Oh and Eric, you need to get out more. You could have been reading Kris for quite some time now on her blog. And her fancy smancy Inman column.

  15. Eric Blackwell

    August 14, 2008 at 6:10 pm

    Ha! No doubt Jay!

    With the book project and all the work, my online social (and reading) life has been limited to the bare minimum– hehe. You’re right –time to turn the RSS feeds up to stun, hit the Diet Mt Dew…well you know the drill 🙂

    Best;

    Eric

  16. Alexander Wilkas

    August 14, 2008 at 6:51 pm

    What Timing !!! We just received our call

  17. Kris Berg

    August 14, 2008 at 6:55 pm

    I had a “job thing” to attend to today, but I am back. Thanks for the comments. Russell – You are right of course, except… sometimes a banana is just a banana. Sometimes, I believe, personality and connection have absolutely nothing to do with it. Sometimes, it is just the money, and nothing I say or no way in which I say it is going to have the slightest impact. I always tell my children that it is hard to rationalize with the irrational.

    Too many times, we look back to realize that we were used for our intellectual property. We spend hours preparing, hours sharing market data and waxing philosophical about trends, and we nail the proper asking price only to later find that Uncle Bill lists the home and was, presumably, going to get the nod all along.

    In short, maybe that “something” they don’t like about the “failure agent” is simply the message and, specifically, the part about money. Or, maybe the “failure agent” was the pawn, much like the one in the lead photo, all along. So, I will come full circle and admit that much of the blame ultimately is squarely in my camp; I need to get better at reading intentions and motivations, and I need to adopt more of a mindset that I am as much the interviewer as my would-be employer is.

    Having said that, I will admit that I don’t click with everyone (Go figure!), so we are back to the “you can’t win them all” concept.

    Jay – Thanks, Mister!

    Now, I’m off to pack for Mizzou. I have to deliver an 18-year-old to her dorm tomorrow, and I am not sure whether I should be partying or crying.

  18. Tom Vanderwell

    August 14, 2008 at 8:53 pm

    Kris,

    Very well said and I think it really lays out a big challenge that all of us in the real estate fields are facing now and will be facing going forward:

    The market has changed and there are a lot of people who don’t know what we (the professionals) know about where the market is.

    Therefore, there are situations where Realtors and lenders both have to deliver realities that aren’t very kind to some of their prospective clients. Whether that be a turndown for a mortgage, the valuation of their house or whatever, I’m sure we can all make a long list. As this trend continues (the need to deliver the reality of the market), I’m predicting that two things are going to happen:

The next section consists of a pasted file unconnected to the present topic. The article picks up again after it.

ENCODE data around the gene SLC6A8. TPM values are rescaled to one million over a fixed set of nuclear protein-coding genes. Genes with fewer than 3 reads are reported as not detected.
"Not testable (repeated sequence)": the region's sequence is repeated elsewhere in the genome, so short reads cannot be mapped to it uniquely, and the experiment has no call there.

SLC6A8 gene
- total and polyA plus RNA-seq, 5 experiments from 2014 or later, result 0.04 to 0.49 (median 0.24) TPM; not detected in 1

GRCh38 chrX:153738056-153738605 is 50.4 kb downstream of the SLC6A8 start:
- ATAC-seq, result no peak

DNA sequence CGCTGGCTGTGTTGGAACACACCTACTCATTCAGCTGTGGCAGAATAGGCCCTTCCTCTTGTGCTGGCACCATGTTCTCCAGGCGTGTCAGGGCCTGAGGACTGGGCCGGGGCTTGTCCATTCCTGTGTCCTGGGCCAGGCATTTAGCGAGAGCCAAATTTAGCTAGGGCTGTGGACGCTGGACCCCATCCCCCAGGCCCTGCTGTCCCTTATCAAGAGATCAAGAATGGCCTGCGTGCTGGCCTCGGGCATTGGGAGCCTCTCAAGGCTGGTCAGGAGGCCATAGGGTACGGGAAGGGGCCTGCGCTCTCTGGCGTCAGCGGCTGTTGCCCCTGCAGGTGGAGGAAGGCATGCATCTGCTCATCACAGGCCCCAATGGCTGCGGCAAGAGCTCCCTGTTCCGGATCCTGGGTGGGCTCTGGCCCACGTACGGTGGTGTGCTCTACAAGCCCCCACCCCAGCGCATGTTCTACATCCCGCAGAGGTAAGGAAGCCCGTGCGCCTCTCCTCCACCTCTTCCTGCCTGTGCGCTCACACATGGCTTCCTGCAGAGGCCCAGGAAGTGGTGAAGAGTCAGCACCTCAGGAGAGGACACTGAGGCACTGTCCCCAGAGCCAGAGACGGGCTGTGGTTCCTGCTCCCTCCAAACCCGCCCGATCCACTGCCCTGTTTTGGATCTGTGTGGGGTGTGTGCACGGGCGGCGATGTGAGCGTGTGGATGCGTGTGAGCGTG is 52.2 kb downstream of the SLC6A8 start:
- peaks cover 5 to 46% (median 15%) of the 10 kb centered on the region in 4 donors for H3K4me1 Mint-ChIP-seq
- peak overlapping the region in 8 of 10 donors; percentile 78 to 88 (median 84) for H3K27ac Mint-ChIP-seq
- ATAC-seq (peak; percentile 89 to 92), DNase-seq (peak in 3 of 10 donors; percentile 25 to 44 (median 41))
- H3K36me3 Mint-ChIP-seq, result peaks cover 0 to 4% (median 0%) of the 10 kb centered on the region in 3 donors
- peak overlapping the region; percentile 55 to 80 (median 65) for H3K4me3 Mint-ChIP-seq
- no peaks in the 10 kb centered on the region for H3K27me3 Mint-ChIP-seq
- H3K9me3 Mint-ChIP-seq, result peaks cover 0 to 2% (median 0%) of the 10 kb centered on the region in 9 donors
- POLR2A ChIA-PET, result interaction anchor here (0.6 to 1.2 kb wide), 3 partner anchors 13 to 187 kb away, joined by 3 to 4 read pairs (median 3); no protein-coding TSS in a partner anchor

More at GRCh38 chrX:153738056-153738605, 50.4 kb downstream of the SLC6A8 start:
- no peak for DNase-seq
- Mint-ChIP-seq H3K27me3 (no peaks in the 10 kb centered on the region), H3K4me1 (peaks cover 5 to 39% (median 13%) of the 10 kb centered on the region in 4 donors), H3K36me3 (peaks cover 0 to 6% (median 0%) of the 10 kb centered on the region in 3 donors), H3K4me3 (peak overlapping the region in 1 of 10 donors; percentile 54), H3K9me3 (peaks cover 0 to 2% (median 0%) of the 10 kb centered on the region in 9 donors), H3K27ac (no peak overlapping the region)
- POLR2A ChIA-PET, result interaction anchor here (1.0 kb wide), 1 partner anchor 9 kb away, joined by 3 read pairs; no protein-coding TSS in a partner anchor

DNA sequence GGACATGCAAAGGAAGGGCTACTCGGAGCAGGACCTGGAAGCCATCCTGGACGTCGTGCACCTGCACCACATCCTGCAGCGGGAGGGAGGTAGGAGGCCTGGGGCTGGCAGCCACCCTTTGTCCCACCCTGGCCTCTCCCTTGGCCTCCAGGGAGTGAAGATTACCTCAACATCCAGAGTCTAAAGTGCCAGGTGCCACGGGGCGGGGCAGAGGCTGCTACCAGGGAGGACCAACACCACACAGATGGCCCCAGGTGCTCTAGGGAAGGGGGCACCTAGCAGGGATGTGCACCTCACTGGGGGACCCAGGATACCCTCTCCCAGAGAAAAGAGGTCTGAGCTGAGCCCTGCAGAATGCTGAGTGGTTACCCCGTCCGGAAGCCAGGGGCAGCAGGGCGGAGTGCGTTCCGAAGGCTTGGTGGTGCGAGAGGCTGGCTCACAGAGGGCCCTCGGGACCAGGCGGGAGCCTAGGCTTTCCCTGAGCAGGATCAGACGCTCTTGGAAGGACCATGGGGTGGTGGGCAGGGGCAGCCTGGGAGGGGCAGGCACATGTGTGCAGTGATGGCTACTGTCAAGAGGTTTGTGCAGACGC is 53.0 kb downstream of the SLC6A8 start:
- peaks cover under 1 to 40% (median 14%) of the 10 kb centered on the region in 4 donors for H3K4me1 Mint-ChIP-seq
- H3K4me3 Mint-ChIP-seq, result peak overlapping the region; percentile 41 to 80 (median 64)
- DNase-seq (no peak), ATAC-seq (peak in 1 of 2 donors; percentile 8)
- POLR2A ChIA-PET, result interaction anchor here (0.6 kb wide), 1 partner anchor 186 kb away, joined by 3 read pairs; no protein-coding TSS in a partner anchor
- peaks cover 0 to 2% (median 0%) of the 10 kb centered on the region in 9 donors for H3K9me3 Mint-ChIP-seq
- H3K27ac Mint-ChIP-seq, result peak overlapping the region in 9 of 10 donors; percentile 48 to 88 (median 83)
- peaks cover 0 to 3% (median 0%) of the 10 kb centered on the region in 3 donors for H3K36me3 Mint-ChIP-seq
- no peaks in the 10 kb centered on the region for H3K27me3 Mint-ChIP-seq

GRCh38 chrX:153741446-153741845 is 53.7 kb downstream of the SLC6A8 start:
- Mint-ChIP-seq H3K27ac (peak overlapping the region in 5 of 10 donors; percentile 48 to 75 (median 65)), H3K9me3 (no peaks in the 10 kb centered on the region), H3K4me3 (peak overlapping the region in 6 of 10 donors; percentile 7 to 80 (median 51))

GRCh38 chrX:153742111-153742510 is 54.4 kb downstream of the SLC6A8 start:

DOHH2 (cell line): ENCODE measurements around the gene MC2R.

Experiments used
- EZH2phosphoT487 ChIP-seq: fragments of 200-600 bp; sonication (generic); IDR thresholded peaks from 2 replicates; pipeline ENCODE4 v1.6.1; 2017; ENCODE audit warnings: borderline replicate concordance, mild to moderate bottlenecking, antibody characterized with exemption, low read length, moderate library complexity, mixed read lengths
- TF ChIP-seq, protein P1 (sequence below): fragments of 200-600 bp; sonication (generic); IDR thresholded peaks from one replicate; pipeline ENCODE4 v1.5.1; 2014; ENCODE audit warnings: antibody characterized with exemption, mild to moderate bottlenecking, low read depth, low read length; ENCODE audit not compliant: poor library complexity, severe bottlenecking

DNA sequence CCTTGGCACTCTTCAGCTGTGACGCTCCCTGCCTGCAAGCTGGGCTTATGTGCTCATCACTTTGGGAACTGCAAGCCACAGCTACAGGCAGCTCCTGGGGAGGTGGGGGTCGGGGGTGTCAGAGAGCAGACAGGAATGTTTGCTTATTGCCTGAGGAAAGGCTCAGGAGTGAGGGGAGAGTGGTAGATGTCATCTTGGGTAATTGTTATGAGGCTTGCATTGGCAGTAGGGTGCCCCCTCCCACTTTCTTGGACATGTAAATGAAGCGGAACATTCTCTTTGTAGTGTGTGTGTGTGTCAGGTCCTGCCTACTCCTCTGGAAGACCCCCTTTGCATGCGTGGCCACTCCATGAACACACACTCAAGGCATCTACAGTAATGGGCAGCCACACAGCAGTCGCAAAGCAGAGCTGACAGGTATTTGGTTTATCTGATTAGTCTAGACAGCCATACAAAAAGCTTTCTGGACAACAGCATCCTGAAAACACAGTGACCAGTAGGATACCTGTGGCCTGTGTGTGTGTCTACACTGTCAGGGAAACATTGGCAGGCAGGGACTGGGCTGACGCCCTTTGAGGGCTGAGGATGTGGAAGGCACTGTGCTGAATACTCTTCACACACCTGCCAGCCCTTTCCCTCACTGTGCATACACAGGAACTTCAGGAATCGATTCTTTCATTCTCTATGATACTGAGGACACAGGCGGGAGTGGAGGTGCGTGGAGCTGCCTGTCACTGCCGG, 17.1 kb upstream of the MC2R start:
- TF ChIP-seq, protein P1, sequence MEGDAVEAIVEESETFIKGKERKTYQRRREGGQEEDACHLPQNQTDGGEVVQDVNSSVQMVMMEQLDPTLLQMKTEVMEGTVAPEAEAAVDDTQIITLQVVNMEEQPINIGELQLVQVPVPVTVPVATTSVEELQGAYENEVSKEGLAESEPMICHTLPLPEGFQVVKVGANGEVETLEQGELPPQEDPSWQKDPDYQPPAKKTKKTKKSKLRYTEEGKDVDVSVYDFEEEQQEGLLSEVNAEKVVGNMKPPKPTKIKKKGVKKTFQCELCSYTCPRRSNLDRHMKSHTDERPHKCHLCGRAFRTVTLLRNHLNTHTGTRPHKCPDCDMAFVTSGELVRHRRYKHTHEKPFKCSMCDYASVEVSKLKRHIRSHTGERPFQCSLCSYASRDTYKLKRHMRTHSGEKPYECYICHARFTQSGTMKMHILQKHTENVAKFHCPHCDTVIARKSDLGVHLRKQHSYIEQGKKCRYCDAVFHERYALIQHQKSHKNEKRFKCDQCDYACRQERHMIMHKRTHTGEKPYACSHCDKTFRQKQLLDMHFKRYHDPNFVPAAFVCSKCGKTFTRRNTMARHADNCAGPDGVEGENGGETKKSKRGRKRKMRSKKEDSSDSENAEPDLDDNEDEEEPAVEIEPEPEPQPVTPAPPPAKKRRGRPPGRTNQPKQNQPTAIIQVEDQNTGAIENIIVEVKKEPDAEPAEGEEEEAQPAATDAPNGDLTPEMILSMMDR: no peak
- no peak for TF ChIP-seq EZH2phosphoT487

1. Those who “give the people what they want” without any feel for what’s really right (like the $500 lister) will find it harder to do business and will be weeded out of the business.
    2. The need for professionals will become clearer and clearer to the general public and these type of calls will happen less frequently and when they do, it will be for intelligent reasons rather than stupid ones.

    There’s a saying, “You can’t compete against stupid.” But I believe that stupid is going to get run out of the business and we’ll all be better off for it in the long run.

    Tom Vanderwell

  19. Paula Henry

    August 14, 2008 at 8:58 pm

    Kris – The irony is they will probably not sell and call in three more agens in six months. By then, they will make six more house payments, and find a free agent. That is emotion and not realism.

    One of the best responses to the “well, the other agent will do it for x% or x$, is. ” I know…… in the absence of value, money is always the determining factor”. Leave them with that and a thanks.

    BTW – I always cried!

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Business Marketing

Hiring managers keep you on your toes – make them take the 1st step

(MARKETING) If you want to stand out from other job applicants, weird outfits, stunts, and baked goods will only get you so far – or it could backfire.

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hiring managers interview

According to research by employment search website Simply Hired, hiring managers get an average of 34 applications per job listing, but they spend time genuinely considering an average of only 12.6% of them – that’s less than 1/3. Some applicants may feel the need to go above and beyond the average application and do something unusual or unexpected to grab the hiring manager’s attention.

Simply Hired conducted a survey to find out whether or not “nontraditional” strategies to stand out are worth the risk, or whether it makes sense to stick to a traditional resume and cover letter. They surveyed over 500 hiring managers and over 500 job applicants to find out what sort of outside-of-the-box approaches applicants are willing to take, and which ones do and don’t pay off.